Tuesday, February 25, 2014

International School Librarians' Knowledge Sharing Weekend in Brunei: my take-aways

A huge thank-you to Karli Downey and her team at Jerudong International School in Brunei for hosting a valuable two-day workshop for international school librarians, Feb. 21-22, 2014.  About thirty of us came together from Singapore, Thailand, Malaysia, Australia, and Brunei to share our practice and thoughts.

See the LKSW Libguide for an overview.

The highlights for me included:
  • Lyn Hay, from SybaAcademy and Charles Sturt University, spoke on the concept of the iCentre (see her slides here)
  • Lyn Hay also spoke about guided inquiry -- and Linda Twitchett (AISS) spoke about how she developed a scope and sequence of information fluency for her secondary school.
    • As Lyn listed the seven survival skills a la Tony Wagner, I mentally tried to remember the 9 elements of our UWCSEA profile:  Qualities ( Commitment to Care, Principled, Resilient, Self-Aware) and Skills (Critical Thinker, Creative, Collaborative, Communicator, Self-Manager).  Information fluency/literacy is implicit in the descriptions of each.
    • Made me realize our library team needs to schedule time with our curriculum dept to continue to hash out our own research model.  Linda came up with four main stages: Exploring, Investigating, Processing, and Creating.  Our middle school has most recently settled on five stages:
      • Identify and ask relevant questions
      • Gather and organise information from different perspectives
      • Analyse, synthesise and evaluate information
      • Communicate
      • Reflection
    • Made me re-read my blog post on "Carol Kuhlthau meets Tim Brown: Guided {Design} Inquiry"
    • Lyn highly recommended Keri Smith's book, How to be an explorer of the world -- which is one of those books I hesitate to buy for the library, as it's meant to be written in and personalised.
    • Check out Linda's Libguide on Research.
  •  Crys Mills reminded us of some great Australian picture books -- I put the list here in LibraryThing -- and will double-check we have them.
  • Library tech topics....
    • In the RFID discussion Rob George reminded us that RFID isn't sufficient for security, that most libraries still use magnetic strips for that.  We don't anticipate going to RFID though the self-check and ease of inventory are appealing.
    • Thumbprint (biometric) recognition for check-out with Follett Destiny: Kim Beeman said she has a working installation -- which I look forward to seeing when I get to Bangkok next.  I always envisioned it for primary, but several people warned me that it doesn't work reliably with kids younger than seven or so -- as their fingerprints are too soft? unformed?  Others also mentioned parental concern over storing biometric data of children.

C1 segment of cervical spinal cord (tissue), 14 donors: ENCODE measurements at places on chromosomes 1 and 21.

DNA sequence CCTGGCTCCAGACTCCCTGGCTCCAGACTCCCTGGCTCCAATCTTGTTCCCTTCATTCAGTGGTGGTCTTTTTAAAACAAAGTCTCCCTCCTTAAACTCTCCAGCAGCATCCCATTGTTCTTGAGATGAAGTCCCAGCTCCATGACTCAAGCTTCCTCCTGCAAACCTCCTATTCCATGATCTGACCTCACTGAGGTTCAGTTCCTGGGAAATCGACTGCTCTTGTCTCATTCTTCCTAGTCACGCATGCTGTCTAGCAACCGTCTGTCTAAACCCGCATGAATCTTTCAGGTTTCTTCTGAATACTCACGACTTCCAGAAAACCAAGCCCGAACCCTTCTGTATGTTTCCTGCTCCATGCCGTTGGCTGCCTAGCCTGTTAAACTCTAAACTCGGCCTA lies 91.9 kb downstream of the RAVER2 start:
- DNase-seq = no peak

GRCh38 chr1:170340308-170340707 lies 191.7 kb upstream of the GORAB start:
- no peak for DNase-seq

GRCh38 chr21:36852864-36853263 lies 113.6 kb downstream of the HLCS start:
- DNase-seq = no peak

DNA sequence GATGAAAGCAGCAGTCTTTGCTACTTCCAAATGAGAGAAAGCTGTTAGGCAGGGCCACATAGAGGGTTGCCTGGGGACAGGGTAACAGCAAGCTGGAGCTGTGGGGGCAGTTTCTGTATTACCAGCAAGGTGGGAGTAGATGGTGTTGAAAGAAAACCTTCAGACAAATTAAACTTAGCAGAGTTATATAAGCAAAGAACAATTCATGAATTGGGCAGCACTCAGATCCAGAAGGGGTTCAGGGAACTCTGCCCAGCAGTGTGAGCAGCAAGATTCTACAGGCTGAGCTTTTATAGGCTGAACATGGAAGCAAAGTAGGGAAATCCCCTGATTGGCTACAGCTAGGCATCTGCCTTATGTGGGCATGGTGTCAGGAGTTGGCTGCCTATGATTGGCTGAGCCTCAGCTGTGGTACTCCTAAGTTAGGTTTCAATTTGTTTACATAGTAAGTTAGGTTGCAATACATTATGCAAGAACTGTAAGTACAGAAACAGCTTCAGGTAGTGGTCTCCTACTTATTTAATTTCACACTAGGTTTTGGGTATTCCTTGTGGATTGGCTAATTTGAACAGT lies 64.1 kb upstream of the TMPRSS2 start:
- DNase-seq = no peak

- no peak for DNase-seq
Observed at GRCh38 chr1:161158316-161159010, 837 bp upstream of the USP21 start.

• Book Weeks.... listened to others discussing what they do.  What we all do is cram a lot into one week.  Why not make every week "book week"?  Spread out more author visits over time, matching the right author to the right age level during the right curriculum time.  World Book Day in April could be the excuse for the whole campus to dress up as a book character.  The UN provides enough days throughout the year to focus on (especially for us as we aren't a nation-based school), e.g., World Literacy Day, Mother Tongue Day, etc.
  • Engaging readers.... Lots of good ideas and resources.
  • Collection development... Ditto.
  • Audiobooks and e-books....  A topic we all have opinions about and experiences with, e.g., Shrewsbury has Overdrive, so we were quizzing Kim Beeman.  Many of us have FollettShelf, Bookflix, and TumbleBooks.   Barb Philip shared the wealth of her experiments in her primary school library.
  • Style of PD.... this small group worked well.  I'm now thinking our network in Singapore (ISLN) should go for one-day Bootcamps designed for no more than 50 participants at a time, on various topics, e.g., on graphic design and signage, copyright, RDA and cataloging, managing genres and the trend to genre-fication, etc. -- for all library staff.
Next year LKSW might be in Bangkok..... ? 

Photo above:  a snapshot of the fabulous biscuits made specially for the conference!





Connecting books and readers via the virtual, visible, spatial, and personal

I have a penchant for schematics.  Below is the one I made while thinking about the types of connections between readers and books -- and ways to enable them.
Note: when choosing ways to connect, three factors must always be considered:  Can it scale? (i.e., will it work for large numbers)  Is it easily accessible?  How will it be maintained?

We recently started an initiative that manages to combine all four delivery methods.

The personal connection is that we invite secondary school teachers to identify the books they want to recommend to their students.  The library then buys 3+ copies of those books for the general library collection.

The virtual connection is a booklist of the titles via our library catalog, e.g., see Dr. Alex's Favorites (where Alex McGregor is the head of History).

The visual connection is a huge skeuomorphic bookshelf poster (thanks to a new big Epson printer and this *.jpg of a blank wooden bookshelf) of the booklist, with a QR code linking to the list.